-> no change in allele frequencies:
The frequency of the (A1A1) genotype does not change between generation n and generation n+1 (same demonstration for the (A2A2 ) and (A1A2) genotypes).
The genotype structure no longer undergoes any further changes once the population reaches the Hardy Weinberg equilibrium.
In very many examples, the frequencies seen in natural populations are consistent with those predicted by the Hardy-Weinberg law.
The MN human blood groups.
Frequency of M = (1787 + 3039/2)/ 6129 = 0.540 = p
Frequency of N = (1303 + 3039/2)/6129 = 0.460 = q
Predicted proportion of MM = p2 = (0.540)2 = 0,2916
Predicted proportion of MN = 2pq = 2(0.540)(0.460) = 0.4968
Predicted proportion of NN = q2 = (0.460)2= 0.2116
Numbers predicted by Hardy-Weinberg :
In the present situation, there is no need to do c2 test to see that the actual numbers are not statistically different from those predicted.
3 alleles A1, A2, A3
with frequencies F(A1) = p, F(A2) = q, F(A3) = r
there will be 6 genotypes
A is dominant over a, which is recessive; in this case the genotypes (AA) and (Aa) cannot be distinguished within the population. Only the individuals with the phenotype [A], who number N1, will be distinguishable from the individuals with the phenotype [a], who number N2.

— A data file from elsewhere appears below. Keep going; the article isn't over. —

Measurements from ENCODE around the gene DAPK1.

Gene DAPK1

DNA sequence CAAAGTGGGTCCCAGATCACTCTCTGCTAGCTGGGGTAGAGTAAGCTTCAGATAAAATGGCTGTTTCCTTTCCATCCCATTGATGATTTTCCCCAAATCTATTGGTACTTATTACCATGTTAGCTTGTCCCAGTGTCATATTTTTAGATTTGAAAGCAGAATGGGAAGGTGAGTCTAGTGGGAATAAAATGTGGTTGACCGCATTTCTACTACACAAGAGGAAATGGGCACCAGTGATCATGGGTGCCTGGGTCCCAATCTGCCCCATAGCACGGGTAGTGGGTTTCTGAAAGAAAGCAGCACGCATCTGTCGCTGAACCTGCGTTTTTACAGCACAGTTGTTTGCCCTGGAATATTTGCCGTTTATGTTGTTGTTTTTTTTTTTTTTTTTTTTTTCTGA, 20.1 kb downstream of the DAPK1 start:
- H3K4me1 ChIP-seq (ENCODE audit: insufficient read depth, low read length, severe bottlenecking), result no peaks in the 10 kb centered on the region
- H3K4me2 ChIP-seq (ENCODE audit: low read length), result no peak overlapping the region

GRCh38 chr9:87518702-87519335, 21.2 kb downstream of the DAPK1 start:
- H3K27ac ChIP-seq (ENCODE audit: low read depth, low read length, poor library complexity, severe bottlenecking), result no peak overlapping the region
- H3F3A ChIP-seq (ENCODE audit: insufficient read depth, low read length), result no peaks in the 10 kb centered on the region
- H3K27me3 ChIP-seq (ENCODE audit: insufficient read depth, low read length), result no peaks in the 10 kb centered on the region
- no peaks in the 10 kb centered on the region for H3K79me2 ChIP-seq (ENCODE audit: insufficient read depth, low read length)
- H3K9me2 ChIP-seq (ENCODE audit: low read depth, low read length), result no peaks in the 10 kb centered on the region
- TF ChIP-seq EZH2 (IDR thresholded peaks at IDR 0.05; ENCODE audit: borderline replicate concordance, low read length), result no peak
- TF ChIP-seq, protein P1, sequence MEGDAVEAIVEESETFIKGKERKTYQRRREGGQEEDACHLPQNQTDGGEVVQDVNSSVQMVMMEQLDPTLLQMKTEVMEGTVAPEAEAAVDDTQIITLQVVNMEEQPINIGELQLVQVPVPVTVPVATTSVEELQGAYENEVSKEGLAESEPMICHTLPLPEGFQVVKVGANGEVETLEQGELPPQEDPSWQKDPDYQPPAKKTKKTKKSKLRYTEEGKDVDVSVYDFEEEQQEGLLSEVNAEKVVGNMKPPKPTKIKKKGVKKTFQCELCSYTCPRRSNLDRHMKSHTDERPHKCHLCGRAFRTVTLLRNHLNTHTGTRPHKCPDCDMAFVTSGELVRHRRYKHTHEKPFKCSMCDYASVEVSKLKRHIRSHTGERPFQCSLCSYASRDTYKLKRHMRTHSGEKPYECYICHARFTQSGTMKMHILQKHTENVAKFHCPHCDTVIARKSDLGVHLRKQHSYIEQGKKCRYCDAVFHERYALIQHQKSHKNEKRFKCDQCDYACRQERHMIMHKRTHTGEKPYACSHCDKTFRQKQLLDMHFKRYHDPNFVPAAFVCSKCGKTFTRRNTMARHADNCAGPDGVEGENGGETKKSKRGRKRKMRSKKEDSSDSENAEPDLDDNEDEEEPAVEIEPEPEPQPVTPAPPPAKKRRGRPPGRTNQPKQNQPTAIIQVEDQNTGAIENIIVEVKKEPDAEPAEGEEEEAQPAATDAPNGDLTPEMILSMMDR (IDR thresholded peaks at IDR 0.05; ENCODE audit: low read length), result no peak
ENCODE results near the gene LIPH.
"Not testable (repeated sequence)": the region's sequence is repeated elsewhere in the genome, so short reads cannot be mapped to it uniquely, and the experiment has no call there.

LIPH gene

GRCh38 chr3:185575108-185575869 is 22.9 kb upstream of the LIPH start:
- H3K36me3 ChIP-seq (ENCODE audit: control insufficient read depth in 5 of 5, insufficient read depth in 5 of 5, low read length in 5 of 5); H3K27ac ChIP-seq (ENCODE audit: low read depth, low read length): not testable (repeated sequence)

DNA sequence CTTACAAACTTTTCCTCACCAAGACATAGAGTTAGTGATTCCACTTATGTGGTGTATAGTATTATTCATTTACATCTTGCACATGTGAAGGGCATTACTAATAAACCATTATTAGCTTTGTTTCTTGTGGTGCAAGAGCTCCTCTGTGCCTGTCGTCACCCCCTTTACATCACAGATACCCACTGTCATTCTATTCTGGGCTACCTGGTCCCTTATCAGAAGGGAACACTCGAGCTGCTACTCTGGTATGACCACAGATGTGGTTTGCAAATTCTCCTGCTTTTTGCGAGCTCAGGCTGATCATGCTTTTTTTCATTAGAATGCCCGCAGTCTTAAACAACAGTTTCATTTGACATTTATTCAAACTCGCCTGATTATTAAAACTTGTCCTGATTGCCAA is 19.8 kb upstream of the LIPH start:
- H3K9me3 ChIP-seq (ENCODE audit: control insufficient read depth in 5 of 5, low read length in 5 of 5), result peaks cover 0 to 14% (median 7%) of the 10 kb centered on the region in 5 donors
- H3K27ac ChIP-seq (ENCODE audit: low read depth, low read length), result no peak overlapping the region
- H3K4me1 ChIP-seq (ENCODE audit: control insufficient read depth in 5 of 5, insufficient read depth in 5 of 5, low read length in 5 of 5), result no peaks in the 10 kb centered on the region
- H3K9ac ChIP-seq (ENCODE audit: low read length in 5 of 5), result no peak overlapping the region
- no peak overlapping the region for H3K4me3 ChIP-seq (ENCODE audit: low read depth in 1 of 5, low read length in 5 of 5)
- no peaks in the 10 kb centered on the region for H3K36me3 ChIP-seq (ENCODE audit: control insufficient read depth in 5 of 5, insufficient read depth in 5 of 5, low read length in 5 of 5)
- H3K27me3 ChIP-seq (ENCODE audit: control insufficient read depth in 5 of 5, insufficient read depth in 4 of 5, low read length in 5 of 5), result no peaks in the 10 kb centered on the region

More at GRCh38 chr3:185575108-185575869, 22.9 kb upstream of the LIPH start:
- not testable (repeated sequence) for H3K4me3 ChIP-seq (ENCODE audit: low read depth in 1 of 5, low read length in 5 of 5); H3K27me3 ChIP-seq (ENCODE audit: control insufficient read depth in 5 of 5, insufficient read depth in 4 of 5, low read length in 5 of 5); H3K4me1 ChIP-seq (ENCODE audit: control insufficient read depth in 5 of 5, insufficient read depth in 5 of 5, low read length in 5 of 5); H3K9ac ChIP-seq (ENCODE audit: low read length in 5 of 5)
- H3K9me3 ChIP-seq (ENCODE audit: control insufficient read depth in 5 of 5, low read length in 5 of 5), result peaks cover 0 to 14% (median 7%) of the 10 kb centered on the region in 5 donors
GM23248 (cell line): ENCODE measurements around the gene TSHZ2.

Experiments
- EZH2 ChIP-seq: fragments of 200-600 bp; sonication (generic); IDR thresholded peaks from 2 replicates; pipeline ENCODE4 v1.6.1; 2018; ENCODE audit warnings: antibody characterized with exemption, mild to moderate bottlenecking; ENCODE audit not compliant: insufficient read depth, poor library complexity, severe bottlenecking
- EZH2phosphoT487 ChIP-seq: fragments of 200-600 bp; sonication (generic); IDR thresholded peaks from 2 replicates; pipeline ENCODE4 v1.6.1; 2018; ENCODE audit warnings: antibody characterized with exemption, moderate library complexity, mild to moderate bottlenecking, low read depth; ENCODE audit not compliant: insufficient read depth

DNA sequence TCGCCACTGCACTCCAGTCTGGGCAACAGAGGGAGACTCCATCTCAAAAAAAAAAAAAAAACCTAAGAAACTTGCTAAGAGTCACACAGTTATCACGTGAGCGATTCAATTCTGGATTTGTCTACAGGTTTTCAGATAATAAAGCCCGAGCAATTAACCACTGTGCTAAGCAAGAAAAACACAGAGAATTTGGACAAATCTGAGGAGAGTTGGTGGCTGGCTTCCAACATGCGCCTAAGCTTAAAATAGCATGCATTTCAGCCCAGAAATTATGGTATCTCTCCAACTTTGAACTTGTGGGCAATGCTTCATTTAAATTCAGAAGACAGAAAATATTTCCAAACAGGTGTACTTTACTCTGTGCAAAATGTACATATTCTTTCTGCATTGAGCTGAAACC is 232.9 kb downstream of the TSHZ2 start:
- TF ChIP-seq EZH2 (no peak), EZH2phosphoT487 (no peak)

This is a method commonly used in human genetics to calculate the frequency of rare, recessive genes.
Frequencies of homozygotes and heterozygotes for rare recessive human genes.
Example: the ABO blood group system. Although the human (ABO) blood group system is often taken to be a simple example of polyallelism, it is in fact a relatively complex situation combining the codominance of A and B, the presence of a nul O allele and the dominance of A and B over O.
If we take
Bernsteins equation (1930) simplifies the calculations:
p = 1 - (F[B] + F[O])1/2
q = 1 - (F[A] + F[O])1/2
r = (F[O])1/2
then, if p+q+r # 1, correction by the deviation D = 1 - (p + q + r) --> p= p (1 + D/2)
q= q (1 + D/2)
r= (r + D/2) (1 + D/2)
p = 1 - (0.3660+0.1415)1/2 = 0.2876
q = 1 - (0.3660+0.4323)1/2 = 0.1065
r = = 0.6050
p+q+r = 0.9991 ... --> p= 0.2877, q= 0.1065, r= 0.6057.
frequency p and q in subjects XY; transmission to male descendants.
i.e. the frequency of the q allele, is qx in men, and qxx in women:
* calculation of the difference in allele frequencies between the 2 sexes:
qx(n) - qxx(n) = qxx(n-1) - (qxx(n-1))/2 - (qxx(n-1)) /2 = - 1/2 (qx(n-1) - qxx(n-1))
--> qx(n) - qxx(n) = (- 1/2)n (qx(0) - qxx(0)) : tends towards zero in 8 to 10 generations
* mean frequency q:
1/3 of the X chromosomes belong to men, 2/3 to women: q = 1/3 qx(n) + 2/3 qxx(n)
the mean frequency is invariable (develop q1 into q0 ...... --> q1 = q0)
at equilibrium, q(e) est : qx(e) = qxx(e) = q(e)
* exercise: For generation G0, consisting of 100% of normal men and 100% of color-blind women, calculate the frequencies of the gene up to G6.
For a sex-linked locus, the Hardy Weinberg equilibrium is reached asymptotically after 8-10 generations, whereas it is reached after 1 generation for an autosomal locus.
Kalmes R, Huret JL
Atlas of Genetics and Cytogenetics in Oncology and Haematology 2001-02-01
Online version: http://atlasgeneticsoncology.org/teaching/30076/hardy-weinberg-model